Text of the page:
Rejoice, Angel fans, for Bobby Abreu, MVP of the 2009 Angels, has re-signed. OK, that’s enough rejoicing. It’s time to get down to business. Abreu is just the first domino to fall in the Angel off-season but it remains to be seen how the rest shall fall. What of Lackey and Vlad and Figgins? What happens next really depends on which way you choose to read the tea leaves.
I can only read chamomile, sorry.
Those who want John Lackey back might see this as a good sign of the Angels’ priorities. Clearly the Angels are focusing on bringing back the core players of their team and as the team ace, John Lackey certainly falls into that category. Abreu signed for a reasonable $9 million salary, leaving the Angels just enough budget room to bring back Big John if they choose to let Figgy walk away. That is a nice theory and all, but I don’t think it holds water. The Angels are not ones to be strung along by free agents and with Lackey fully intent on testing the free agent waters, inviting a lengthy bidding process, the Halos are far more likely to move on. That is why they moved so swiftly on Abreu. Tony Reagins isn’t focusing on the core so much as he is focusing on the low-hanging fruit so that he has a clearer picture of the roster before free agency opens up in two weeks. Since Lackey didn’t play ball when they tried to sign him back in spring training, the Angels have probably already moved on.
So that must mean the Angels will move on to re-signing Vladimir Guerrero next, right? He has expressed interest in staying in Anaheim and would likely be amenable to signing a quick deal since there is not much of an anticipated market for him since he can’t play the field on a regular basis anymore. Surely the Angels will ink him to a one-year “make good” deal like Abreu got last year. Or not. The Halos have now committed to Bobby for two more years and quite possibly three (assuming he meets the plate appearance threshold to guarantee the third year of his new contract) and it is in their best interest to protect that investment. That means getting Abreu out of the field and into the DH role previously occupied by Not So Super Vlad. Abreu is 35 years old and battled nagging back and toe injuries last year. As he gets older it will only be harder for him to produce as his body breaks down. It isn’t like he is much of a defender anyway. In fact, with the premium that Mike Scioscia places on defense, it seems highly unlikely the Halos would commit to another season of Abreu bumbling around in right field on an everyday basis. That is bad news for Guerrero if he was hoping to put the Halo Red on again next year.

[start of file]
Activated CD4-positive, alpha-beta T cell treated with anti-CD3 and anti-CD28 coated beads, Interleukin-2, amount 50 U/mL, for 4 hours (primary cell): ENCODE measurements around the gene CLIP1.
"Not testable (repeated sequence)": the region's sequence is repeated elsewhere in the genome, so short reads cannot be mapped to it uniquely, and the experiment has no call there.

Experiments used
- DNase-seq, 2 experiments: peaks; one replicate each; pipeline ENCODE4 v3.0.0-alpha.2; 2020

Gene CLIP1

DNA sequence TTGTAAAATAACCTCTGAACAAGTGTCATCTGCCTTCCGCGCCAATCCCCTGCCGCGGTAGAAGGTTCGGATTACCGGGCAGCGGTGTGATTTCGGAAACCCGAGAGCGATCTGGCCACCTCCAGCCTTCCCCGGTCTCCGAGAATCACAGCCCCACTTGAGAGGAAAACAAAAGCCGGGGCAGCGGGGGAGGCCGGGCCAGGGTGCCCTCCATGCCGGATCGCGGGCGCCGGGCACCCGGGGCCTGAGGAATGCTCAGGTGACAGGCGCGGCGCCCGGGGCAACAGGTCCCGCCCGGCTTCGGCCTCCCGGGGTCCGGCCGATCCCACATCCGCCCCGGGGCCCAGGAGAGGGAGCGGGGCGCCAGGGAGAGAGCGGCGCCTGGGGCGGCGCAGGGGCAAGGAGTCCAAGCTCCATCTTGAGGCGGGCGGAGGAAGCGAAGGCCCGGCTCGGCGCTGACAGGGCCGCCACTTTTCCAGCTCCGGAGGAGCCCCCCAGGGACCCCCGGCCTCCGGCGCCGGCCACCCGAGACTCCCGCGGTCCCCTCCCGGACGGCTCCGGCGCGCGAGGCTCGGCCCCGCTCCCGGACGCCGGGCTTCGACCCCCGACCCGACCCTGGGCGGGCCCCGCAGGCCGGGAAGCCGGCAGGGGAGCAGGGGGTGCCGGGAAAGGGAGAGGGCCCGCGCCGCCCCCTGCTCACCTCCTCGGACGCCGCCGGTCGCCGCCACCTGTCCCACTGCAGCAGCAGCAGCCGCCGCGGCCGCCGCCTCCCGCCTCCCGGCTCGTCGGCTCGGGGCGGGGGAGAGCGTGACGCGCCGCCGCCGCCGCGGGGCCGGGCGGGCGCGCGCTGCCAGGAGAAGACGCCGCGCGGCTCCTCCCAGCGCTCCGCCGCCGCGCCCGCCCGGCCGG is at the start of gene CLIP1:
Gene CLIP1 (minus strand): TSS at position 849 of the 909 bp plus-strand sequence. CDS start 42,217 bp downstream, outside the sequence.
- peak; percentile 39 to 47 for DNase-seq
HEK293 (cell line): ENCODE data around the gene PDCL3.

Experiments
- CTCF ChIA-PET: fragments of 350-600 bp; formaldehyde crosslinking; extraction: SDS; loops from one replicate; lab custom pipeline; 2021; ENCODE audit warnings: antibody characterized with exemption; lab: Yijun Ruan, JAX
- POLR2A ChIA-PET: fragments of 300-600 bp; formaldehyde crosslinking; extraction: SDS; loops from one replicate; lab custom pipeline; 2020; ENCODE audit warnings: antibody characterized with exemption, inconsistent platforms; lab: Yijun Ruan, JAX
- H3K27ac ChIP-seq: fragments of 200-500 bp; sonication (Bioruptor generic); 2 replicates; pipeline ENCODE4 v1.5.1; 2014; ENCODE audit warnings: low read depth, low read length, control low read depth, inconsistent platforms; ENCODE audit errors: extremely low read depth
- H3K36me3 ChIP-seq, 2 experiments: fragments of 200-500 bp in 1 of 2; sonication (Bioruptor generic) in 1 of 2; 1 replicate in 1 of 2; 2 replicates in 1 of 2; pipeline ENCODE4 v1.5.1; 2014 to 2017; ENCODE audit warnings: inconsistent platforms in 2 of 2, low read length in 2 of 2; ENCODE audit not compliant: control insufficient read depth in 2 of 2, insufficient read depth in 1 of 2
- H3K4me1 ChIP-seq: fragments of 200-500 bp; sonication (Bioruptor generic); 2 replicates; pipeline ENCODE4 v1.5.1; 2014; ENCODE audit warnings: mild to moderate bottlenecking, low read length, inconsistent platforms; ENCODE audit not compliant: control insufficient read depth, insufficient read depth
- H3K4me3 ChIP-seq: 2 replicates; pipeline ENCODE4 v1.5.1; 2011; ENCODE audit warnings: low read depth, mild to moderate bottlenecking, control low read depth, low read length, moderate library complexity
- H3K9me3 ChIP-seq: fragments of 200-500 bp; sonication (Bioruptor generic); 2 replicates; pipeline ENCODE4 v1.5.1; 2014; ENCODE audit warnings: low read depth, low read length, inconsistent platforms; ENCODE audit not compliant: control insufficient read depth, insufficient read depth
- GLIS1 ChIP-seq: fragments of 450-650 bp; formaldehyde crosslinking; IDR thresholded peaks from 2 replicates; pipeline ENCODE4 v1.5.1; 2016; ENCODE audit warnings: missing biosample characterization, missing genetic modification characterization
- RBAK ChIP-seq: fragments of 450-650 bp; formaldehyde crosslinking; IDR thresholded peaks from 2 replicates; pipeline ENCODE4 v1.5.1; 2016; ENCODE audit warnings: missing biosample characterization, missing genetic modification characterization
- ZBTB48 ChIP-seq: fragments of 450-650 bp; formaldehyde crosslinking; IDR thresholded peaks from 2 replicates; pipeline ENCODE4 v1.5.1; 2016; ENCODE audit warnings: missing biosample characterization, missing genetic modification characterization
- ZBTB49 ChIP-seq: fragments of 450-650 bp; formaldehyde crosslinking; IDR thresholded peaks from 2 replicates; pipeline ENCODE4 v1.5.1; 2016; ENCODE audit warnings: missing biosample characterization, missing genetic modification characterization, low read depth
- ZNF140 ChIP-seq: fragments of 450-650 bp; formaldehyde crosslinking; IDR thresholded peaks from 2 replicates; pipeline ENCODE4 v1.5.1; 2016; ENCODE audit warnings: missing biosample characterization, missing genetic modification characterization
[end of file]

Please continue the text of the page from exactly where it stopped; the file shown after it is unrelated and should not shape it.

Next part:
The process of elimination then must force us to conclude the Chone Figgins is next on Tony Reagins’ shopping list. Who else are they going to spend their money on? Figgy is very much like Abreu in that he is a more patient hitter and can pressure opposing defenses with his ability to put the ball in play as well. Together Chone and Abreu combined to turn the Angel offense into one of the best in the league. But aren’t Figgins and Abreu a little too similar? Do the Angels really need both of them a the top of their line-up? In a word, “yes.” I bet you thought I was going to say “no,” right? That is what most people seem to think the answer should be, but that assumption is off base.
Don’t be sad, Chone. you might get to stay after all.
The Angels would be morons to not see that players like Figgins and Abreu is where their future is. Scioscia-ball is predicated on pressuring the opposition. Heretofore he has relied on speedy, high-contact hitters to apply that pressure, but that combination hasn’t been working all that well because while it pressures defenses, it actually makes life easier on pitchers. Now, add some plate discipline to the mix and suddenly opposing pitchers start to feel the pressure as well. A Figgy-Abreu top of the order forces pitchers to throw strikes and expend pitches, weakening them for the power bats that follow them in the order. That is why they moved so swiftly to re-sign Abreu, because he is the master of this new offensive attack and with Figgins as his star pupil, the Angels have an offensive nucleus that they can’t let fall apart.
Maybe I’m wrong, but I really suspect I am right. I know everyone is clamoring to have Brandon Wood take over at third, but there will still be ways to use him (DH or in a trade). I just see Mike Scioscia being too attached to Chone Figgins rather than asking for Reagins to spend the money on a power hitter. Remember, we are talking about a manager who has a penchant for batting Maicer Izturis third in the order.
Only the future can tell what will really come to pass, but I like my chances of being right.